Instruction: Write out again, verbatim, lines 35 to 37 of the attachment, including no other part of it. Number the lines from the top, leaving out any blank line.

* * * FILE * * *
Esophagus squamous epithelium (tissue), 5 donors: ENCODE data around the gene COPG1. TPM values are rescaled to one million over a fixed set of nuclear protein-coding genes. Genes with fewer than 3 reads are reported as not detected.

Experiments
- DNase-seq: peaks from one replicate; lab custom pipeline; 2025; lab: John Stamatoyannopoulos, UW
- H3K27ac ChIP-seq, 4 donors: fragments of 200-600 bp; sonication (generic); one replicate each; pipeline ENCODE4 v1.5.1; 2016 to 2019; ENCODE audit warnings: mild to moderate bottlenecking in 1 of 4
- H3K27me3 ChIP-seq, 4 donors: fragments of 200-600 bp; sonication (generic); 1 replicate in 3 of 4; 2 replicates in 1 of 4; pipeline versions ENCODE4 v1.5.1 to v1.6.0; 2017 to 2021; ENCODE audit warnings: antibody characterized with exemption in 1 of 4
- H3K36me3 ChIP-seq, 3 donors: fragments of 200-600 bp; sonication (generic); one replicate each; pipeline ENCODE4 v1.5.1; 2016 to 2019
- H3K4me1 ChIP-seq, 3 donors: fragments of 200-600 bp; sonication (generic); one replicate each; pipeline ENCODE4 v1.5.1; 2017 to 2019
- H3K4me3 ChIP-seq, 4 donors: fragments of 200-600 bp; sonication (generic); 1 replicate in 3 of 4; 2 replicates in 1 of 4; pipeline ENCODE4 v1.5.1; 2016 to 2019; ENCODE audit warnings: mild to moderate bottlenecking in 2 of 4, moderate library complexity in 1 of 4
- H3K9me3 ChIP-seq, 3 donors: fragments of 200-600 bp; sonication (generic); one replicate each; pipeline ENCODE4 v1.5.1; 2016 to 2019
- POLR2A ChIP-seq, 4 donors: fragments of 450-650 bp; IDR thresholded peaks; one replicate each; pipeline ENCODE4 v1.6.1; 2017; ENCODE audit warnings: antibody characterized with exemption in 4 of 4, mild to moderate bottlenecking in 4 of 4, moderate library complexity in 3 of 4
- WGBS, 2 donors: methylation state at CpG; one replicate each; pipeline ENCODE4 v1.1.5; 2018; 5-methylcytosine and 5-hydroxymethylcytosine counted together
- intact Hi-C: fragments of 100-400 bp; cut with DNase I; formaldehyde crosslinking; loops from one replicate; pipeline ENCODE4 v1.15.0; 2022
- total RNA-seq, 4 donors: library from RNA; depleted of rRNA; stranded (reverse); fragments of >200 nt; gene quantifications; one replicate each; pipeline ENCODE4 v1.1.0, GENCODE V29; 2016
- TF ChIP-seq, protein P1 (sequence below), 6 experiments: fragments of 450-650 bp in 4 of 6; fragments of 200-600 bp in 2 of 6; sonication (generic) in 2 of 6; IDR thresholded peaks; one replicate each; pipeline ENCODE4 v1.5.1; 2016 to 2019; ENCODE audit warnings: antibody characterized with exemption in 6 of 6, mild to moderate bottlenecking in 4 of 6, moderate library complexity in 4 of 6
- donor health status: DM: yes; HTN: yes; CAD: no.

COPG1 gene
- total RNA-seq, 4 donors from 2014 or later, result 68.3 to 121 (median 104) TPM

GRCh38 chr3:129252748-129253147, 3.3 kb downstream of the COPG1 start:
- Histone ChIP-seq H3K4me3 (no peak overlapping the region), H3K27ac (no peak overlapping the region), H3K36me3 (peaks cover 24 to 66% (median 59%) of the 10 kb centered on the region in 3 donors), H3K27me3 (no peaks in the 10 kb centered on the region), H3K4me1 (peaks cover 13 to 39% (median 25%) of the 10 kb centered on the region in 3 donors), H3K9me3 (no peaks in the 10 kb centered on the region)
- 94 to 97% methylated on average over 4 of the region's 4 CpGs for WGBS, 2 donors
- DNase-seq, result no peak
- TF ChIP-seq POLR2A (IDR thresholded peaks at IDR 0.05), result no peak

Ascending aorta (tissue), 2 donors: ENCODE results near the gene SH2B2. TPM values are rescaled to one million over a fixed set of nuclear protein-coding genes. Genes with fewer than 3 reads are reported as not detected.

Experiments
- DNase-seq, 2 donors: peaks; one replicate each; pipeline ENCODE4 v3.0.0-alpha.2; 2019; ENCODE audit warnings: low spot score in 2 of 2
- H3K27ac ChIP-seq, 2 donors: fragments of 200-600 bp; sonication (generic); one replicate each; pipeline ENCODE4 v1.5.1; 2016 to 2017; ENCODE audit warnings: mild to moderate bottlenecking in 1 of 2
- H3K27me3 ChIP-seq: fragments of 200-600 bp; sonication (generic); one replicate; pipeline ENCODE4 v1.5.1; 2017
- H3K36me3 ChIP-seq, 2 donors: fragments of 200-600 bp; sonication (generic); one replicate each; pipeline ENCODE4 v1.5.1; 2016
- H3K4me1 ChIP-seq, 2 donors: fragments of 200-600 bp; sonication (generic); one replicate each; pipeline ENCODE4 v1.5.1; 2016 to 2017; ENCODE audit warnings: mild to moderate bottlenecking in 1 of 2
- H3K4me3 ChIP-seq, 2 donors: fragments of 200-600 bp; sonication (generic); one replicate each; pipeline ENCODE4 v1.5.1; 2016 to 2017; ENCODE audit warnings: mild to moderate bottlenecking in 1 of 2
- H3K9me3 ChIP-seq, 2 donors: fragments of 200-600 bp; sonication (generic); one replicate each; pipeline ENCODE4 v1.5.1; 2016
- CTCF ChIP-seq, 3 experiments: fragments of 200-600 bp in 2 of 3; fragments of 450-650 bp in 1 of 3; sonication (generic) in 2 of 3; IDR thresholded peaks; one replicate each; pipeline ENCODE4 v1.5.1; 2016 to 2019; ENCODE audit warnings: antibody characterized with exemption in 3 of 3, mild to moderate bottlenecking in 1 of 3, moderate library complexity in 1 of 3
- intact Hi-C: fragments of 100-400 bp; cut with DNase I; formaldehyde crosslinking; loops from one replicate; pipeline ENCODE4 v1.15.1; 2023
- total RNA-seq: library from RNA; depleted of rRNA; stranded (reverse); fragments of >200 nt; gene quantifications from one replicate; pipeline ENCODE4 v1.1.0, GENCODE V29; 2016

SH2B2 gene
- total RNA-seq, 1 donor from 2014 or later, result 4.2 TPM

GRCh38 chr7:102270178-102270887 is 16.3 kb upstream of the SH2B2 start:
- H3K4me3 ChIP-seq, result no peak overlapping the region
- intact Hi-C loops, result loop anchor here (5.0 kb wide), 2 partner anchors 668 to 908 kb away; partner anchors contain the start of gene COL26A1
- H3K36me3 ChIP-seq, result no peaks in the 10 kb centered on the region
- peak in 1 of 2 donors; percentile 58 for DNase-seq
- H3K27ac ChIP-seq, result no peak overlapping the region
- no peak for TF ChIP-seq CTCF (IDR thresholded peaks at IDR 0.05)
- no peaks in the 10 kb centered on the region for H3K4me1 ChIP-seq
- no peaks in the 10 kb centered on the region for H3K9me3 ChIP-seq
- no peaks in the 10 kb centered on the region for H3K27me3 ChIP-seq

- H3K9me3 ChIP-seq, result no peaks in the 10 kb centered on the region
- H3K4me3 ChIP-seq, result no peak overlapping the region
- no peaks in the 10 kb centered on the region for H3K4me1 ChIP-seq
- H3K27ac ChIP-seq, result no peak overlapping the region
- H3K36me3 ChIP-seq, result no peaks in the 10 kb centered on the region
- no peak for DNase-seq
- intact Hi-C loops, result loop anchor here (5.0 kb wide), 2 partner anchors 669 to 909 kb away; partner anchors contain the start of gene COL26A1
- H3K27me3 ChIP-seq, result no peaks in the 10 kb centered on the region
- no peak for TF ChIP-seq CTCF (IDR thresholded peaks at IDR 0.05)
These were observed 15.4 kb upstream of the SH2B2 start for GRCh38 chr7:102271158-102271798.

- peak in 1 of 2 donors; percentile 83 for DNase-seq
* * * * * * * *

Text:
SH2B2 gene
- total RNA-seq, 1 donor from 2014 or later, result 4.2 TPM

GRCh38 chr7:102270178-102270887 is 16.3 kb upstream of the SH2B2 start: